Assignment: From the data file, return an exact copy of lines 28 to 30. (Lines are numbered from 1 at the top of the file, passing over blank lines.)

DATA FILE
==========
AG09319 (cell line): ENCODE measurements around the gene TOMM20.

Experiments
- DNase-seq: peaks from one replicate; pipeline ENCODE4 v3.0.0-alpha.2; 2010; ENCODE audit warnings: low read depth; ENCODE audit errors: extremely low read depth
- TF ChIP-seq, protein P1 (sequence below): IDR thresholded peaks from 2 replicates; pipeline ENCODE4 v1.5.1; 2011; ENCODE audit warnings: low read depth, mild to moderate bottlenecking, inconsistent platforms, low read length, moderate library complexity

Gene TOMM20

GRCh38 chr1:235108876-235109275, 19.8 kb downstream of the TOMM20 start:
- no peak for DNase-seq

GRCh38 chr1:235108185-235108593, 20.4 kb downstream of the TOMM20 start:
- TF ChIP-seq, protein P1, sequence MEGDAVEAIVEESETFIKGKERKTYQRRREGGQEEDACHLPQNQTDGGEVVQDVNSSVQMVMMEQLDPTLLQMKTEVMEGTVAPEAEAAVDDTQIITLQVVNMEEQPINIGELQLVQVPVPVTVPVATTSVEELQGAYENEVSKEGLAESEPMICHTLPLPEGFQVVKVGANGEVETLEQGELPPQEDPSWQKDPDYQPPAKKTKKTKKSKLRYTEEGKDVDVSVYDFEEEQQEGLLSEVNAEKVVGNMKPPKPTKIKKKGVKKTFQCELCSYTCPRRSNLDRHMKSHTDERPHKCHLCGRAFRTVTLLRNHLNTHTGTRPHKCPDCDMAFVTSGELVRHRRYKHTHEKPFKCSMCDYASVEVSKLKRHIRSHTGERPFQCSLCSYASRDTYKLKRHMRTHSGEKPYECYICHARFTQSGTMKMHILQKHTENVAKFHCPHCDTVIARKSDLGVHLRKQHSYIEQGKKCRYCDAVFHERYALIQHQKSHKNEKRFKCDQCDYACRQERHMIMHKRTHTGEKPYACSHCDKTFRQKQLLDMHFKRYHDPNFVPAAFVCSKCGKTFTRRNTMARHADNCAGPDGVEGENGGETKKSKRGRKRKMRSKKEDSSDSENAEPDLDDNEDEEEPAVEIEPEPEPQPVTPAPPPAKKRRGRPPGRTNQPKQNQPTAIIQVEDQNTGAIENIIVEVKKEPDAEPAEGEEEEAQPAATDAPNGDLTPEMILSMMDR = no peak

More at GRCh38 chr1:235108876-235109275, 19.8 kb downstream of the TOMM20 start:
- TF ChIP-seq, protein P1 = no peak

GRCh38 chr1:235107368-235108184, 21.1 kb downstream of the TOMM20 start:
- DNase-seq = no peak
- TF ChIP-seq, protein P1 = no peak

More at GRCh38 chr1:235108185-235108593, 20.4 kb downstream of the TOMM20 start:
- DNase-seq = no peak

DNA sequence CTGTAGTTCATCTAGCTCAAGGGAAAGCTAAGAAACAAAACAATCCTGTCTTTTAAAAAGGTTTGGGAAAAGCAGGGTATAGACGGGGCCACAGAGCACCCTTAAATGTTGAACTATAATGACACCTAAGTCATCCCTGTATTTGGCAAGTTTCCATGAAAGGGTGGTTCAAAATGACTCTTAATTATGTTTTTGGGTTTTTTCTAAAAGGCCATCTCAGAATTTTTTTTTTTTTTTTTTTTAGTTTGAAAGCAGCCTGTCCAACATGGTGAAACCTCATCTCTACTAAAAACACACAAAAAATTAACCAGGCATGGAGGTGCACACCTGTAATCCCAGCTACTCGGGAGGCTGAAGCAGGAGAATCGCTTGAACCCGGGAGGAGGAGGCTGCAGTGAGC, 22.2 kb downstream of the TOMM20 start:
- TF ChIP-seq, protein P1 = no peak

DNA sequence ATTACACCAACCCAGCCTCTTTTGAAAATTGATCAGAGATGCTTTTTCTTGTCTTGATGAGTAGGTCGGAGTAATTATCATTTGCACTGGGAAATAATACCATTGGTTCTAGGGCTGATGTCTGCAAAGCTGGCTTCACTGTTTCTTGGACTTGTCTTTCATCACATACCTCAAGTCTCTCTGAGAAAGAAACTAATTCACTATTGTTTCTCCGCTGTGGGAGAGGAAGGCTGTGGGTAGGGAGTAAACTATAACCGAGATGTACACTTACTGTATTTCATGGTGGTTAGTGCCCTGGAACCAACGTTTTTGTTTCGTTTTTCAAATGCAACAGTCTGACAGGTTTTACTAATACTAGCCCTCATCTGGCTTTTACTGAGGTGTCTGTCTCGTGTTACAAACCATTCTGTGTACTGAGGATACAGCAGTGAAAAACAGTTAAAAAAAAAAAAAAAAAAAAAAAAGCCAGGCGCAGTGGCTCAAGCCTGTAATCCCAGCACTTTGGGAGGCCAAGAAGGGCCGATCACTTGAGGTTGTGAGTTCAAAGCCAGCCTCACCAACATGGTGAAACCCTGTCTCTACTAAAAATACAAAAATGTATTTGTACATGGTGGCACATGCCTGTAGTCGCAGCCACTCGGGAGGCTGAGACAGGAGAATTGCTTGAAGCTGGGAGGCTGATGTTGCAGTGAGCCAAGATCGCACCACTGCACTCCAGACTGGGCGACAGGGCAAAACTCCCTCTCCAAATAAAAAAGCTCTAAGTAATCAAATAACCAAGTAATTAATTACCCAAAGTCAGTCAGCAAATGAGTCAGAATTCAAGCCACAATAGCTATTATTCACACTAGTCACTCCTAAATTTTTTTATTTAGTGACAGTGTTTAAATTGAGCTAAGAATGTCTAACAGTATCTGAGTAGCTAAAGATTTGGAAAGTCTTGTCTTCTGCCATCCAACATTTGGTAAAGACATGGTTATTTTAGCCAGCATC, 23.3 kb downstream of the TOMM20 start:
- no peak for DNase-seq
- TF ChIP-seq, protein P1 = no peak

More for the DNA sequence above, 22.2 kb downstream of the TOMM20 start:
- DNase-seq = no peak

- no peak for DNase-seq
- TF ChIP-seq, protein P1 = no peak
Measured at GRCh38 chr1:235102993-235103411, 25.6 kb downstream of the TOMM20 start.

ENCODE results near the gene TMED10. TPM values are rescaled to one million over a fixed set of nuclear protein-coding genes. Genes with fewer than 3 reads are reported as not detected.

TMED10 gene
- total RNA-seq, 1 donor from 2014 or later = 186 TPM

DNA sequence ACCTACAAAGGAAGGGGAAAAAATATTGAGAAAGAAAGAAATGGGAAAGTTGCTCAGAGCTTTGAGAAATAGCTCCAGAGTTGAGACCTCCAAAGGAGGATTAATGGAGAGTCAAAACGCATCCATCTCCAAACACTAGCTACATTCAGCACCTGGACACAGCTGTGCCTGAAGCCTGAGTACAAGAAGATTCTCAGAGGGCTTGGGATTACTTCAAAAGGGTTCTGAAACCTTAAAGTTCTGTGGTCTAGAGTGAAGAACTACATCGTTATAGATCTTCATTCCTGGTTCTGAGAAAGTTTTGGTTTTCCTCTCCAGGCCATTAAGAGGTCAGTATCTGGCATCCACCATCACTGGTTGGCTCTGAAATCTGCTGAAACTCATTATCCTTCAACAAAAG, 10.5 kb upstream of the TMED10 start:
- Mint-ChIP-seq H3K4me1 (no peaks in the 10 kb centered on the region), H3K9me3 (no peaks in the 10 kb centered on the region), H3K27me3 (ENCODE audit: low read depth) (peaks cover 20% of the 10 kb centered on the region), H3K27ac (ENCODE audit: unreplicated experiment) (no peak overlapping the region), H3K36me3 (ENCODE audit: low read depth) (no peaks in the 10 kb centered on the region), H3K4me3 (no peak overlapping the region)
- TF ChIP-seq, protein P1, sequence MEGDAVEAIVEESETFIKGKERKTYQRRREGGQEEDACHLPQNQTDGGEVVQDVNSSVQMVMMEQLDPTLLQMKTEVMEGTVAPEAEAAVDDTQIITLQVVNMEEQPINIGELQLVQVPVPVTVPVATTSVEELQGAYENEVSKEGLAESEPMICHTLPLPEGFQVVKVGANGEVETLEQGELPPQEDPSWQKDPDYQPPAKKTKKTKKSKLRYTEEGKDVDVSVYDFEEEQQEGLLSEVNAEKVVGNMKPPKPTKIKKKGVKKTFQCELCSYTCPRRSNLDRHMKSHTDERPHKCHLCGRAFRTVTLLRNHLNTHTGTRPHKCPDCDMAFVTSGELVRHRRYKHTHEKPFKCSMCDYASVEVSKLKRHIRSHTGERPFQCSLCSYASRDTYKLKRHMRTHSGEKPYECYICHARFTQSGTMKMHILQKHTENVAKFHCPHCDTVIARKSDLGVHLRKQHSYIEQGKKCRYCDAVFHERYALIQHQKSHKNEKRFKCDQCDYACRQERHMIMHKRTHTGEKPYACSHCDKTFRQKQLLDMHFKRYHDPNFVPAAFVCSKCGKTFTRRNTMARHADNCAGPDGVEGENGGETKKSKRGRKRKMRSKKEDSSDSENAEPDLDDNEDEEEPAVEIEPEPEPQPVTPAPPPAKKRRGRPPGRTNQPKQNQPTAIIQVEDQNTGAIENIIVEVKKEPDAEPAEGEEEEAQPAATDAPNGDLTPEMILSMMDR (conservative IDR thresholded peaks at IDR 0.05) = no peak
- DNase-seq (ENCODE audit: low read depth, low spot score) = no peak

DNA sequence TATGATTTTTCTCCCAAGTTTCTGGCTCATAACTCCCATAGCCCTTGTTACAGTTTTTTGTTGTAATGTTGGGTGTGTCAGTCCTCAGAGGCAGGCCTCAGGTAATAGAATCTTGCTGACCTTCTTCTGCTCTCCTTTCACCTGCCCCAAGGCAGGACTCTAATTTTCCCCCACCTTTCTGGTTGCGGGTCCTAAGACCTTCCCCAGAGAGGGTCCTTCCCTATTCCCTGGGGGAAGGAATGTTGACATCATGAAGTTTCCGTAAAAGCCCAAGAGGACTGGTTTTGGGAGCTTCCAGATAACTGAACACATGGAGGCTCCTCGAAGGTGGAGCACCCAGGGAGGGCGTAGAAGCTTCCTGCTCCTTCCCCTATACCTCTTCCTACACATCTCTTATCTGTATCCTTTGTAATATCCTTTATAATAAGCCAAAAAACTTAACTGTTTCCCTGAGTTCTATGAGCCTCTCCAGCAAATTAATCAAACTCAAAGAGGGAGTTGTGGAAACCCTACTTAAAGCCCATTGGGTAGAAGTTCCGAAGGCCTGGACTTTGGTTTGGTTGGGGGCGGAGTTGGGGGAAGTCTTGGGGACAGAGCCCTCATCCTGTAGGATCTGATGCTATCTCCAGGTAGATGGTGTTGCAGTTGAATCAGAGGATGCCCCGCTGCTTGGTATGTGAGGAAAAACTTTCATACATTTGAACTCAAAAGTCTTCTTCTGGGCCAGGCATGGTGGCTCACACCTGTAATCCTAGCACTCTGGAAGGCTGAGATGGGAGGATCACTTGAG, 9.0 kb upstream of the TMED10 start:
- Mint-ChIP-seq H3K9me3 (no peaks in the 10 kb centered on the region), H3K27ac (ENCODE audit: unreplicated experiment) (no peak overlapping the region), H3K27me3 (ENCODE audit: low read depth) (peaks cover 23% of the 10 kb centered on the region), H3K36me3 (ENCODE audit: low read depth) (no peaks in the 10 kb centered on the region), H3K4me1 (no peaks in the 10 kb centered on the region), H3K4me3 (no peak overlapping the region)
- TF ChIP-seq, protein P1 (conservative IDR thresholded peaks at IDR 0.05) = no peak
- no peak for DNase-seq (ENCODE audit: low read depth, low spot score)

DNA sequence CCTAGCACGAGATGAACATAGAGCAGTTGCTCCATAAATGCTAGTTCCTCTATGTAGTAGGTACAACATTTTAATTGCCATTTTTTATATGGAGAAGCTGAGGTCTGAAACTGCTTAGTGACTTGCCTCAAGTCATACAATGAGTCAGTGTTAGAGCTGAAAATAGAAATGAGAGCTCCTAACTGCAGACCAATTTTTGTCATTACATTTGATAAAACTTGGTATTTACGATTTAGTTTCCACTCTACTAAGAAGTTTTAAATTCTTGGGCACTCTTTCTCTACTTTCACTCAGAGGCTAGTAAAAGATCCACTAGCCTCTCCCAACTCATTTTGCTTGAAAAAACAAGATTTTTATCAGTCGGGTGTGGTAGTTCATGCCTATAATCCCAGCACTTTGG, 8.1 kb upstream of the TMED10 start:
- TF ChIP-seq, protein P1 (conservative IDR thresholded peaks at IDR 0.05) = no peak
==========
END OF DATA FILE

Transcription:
TMED10 gene
- total RNA-seq, 1 donor from 2014 or later = 186 TPM

DNA sequence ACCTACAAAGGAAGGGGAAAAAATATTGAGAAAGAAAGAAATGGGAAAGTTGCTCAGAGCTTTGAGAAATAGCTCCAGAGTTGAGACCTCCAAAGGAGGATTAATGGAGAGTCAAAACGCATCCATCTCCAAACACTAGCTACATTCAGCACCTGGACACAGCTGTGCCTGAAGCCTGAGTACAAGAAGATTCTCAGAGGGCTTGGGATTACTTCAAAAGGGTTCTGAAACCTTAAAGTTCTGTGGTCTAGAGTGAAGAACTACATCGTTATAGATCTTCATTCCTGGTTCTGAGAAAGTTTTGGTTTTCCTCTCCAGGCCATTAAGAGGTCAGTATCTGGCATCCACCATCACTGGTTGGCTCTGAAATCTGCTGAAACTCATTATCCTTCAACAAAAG, 10.5 kb upstream of the TMED10 start: